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Audiences, please: Show is for your enjoyment

By Thelma Domenici
For the Journal
          Dear Thelma: I am the parent of a daughter who is a member of a dance group. Their stated goal is "to help children develop discipline, a standard of excellence and a belief in themselves that will carry over in all aspects of their lives" through dance.
        Last year they performed at a large evening fundraising event held in a hotel ballroom. Unfortunately, during their performance, the audience never stopped talking or eating and was very loud. The students, ranging in age from 10 to 16, were quite disappointed by the rude reception. The sad irony didn't escape them that they were exemplifying the very discipline through their performance that the adults and wealthy donors in the audience were lacking through their inattention.
        Would you mind giving some advice about how best to deal with such a situation if we encounter it again?
        A: You can't force a rude audience to pay attention to you, but there may be some steps you can take to improve the response of a group gathered not specifically to see you. I'd suggest you tailor your performance so that it is of highest interest to the group, lasts an appropriate amount of time, and can be seen by everyone in the audience.
        At a large ballroom event, that may mean performing shorter routines than you would at a recital, and positioning dancers throughout the room. Check your music beforehand for volume level and that it is properly cued.
        When it's time to perform, ask the master or mistress of ceremonies to get the audience's full attention and properly introduce your group before you begin.
        You also should prepare your dancers for the situation into which they are sashaying. Explain that their performance is to a large group in the middle of dinner. Even if they feel they don't have the group's rapt attention, they should still focus on doing their very best and presenting a professional performance.
        The people not paying attention to the entertainment are being rude to not show appreciation for the individuals who've worked to create a happy or memorable evening. Each member of the audience should do his or her best to focus on the entertainment provided. If they can't bring themselves to focus, they should at least be quiet.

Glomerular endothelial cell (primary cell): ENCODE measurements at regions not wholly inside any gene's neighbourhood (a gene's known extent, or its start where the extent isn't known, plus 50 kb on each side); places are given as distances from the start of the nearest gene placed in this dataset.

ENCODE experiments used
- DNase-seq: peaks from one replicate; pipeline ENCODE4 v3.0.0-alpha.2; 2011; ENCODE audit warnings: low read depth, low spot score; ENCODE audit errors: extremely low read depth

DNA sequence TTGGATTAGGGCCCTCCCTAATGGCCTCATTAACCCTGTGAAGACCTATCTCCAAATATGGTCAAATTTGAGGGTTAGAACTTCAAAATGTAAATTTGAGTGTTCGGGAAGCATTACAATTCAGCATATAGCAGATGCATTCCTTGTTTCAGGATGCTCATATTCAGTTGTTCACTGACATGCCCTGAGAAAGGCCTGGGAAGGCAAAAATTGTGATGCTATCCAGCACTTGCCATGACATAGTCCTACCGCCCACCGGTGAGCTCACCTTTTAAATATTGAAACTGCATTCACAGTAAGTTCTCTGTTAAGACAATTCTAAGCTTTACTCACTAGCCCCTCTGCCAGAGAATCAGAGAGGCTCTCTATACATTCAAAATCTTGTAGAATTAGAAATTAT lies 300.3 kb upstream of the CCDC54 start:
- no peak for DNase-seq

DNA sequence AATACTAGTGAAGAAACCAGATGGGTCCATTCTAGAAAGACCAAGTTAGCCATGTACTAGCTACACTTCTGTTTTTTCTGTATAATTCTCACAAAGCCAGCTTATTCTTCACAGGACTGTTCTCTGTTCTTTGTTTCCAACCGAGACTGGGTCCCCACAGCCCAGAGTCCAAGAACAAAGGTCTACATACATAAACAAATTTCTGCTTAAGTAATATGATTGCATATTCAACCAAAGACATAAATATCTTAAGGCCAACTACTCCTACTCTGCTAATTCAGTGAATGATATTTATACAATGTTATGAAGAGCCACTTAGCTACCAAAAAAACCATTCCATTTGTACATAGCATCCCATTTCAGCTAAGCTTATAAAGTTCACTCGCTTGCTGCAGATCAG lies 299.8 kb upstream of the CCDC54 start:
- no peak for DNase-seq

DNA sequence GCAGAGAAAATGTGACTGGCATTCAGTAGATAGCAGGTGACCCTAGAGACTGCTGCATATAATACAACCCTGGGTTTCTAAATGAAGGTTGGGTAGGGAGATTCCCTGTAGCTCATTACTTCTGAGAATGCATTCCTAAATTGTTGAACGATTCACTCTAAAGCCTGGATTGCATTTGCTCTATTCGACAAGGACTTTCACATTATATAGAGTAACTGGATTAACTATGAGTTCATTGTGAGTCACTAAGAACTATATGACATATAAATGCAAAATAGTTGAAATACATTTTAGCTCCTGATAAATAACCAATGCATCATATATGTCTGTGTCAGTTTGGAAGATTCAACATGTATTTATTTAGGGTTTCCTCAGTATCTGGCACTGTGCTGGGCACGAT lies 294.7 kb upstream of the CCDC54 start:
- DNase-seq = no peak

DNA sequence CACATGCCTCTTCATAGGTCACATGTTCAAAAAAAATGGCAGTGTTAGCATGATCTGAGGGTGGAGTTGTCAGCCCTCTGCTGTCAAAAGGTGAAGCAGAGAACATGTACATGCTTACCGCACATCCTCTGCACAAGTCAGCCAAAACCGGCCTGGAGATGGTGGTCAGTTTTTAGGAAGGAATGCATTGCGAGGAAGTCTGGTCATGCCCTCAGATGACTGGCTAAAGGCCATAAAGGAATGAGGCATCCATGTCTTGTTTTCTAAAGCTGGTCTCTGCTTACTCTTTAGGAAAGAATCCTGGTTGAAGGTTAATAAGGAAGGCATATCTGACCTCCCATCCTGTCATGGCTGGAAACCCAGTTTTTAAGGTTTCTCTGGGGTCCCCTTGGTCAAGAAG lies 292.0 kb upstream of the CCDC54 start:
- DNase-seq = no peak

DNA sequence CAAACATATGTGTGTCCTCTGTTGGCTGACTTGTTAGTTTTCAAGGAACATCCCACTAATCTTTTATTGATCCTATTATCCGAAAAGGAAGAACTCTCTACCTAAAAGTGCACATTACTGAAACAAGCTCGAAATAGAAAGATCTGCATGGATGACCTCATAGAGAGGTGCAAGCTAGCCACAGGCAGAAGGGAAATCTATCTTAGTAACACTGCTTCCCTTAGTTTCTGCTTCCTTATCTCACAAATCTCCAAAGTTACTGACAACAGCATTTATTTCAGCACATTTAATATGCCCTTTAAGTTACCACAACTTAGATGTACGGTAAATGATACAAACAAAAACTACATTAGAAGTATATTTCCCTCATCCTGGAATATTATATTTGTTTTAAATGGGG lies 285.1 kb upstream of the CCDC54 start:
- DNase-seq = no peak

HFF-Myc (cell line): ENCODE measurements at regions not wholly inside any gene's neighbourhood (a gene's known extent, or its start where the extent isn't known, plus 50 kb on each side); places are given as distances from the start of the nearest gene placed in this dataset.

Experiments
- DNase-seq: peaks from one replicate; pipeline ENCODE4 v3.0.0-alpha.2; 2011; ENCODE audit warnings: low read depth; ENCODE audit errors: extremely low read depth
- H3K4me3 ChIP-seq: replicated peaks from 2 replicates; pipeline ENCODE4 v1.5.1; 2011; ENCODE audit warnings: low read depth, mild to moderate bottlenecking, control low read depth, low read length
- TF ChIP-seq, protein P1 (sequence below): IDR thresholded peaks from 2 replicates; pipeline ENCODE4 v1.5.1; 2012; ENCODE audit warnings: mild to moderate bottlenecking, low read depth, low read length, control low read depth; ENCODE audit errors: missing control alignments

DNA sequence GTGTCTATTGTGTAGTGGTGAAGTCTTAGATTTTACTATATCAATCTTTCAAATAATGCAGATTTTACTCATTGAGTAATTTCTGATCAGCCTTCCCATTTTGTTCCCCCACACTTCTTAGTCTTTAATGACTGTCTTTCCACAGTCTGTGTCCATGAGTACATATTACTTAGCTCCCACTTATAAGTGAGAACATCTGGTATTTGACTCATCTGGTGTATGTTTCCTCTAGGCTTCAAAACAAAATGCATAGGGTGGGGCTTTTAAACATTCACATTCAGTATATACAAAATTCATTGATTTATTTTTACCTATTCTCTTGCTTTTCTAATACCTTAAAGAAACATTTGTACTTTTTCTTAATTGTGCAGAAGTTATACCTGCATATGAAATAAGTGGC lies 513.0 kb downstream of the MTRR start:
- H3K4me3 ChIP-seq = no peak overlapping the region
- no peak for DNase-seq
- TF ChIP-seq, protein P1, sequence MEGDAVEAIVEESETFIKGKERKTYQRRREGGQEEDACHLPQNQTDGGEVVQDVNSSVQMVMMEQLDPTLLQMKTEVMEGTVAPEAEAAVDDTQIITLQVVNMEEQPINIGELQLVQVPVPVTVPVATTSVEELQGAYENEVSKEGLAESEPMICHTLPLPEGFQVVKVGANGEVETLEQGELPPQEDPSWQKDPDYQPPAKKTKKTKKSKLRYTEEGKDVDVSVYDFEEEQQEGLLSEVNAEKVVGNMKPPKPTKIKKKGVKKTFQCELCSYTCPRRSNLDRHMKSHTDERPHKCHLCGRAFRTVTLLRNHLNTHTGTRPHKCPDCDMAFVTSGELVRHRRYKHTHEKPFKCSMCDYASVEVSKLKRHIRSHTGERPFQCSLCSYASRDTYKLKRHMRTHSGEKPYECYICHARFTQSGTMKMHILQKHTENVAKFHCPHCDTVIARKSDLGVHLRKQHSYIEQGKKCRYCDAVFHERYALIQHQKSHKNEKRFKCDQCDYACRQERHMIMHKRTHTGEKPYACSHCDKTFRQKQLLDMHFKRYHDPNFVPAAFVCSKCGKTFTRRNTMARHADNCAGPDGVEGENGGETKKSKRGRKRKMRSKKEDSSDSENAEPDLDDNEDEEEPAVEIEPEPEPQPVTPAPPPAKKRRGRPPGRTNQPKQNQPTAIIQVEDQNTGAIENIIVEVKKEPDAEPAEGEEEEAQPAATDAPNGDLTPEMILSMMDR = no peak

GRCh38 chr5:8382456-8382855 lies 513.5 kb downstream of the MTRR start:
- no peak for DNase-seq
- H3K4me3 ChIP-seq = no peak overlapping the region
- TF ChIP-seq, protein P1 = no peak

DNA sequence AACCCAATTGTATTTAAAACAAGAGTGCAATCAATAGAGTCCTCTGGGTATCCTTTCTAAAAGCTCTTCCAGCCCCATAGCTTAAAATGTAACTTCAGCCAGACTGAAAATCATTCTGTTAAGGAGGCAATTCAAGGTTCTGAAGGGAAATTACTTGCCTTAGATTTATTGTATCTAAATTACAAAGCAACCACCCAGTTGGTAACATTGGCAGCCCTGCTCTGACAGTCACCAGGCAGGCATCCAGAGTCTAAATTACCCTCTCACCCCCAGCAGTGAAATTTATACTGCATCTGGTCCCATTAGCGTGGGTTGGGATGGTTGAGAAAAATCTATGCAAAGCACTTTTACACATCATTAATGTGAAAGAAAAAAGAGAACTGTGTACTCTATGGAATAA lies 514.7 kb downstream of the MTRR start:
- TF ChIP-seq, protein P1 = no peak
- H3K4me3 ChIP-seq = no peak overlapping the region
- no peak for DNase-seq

If as a member of the audience you truly can't end your conversation to focus for several minutes on the entertainers, then you should leave the table before the performance begins and have your conversation in the foyer.
        Dear Thelma: I was wondering if you know of proper etiquette regarding individuals who attend funeral or memorial services and then blog or YouTube about it without notifying or contacting family members. What do you think about that type of action or behavior?
        A: The etiquette here does not rest upon the use of technology, but upon how it is used. Technology is as mannerly as its users make it.
        Publication accurately describes what blogs and YouTube do. Publication of something as intense and emotional as the painful loss of a family's loved one should be done with care and forethought. Such publication without consulting or informing the family of the person who has died does show a lack of respect and it should be avoided.
        I'd like to stress that blogs and YouTube are not to blame. This kind of technology is so easy to use and is an effective way to reach so many very efficiently. The key is to learn to use it with respect and always with the receiver of the message in mind.
        Warm-hearted technology and good manners never go out of style.
        Have a question about etiquette? You can ask it at www.askthelma.com. Thelma Domenici is CEO of Thelma Domenici & Associates, offering corporate coaching and contemporary social skills development programs to all ages.

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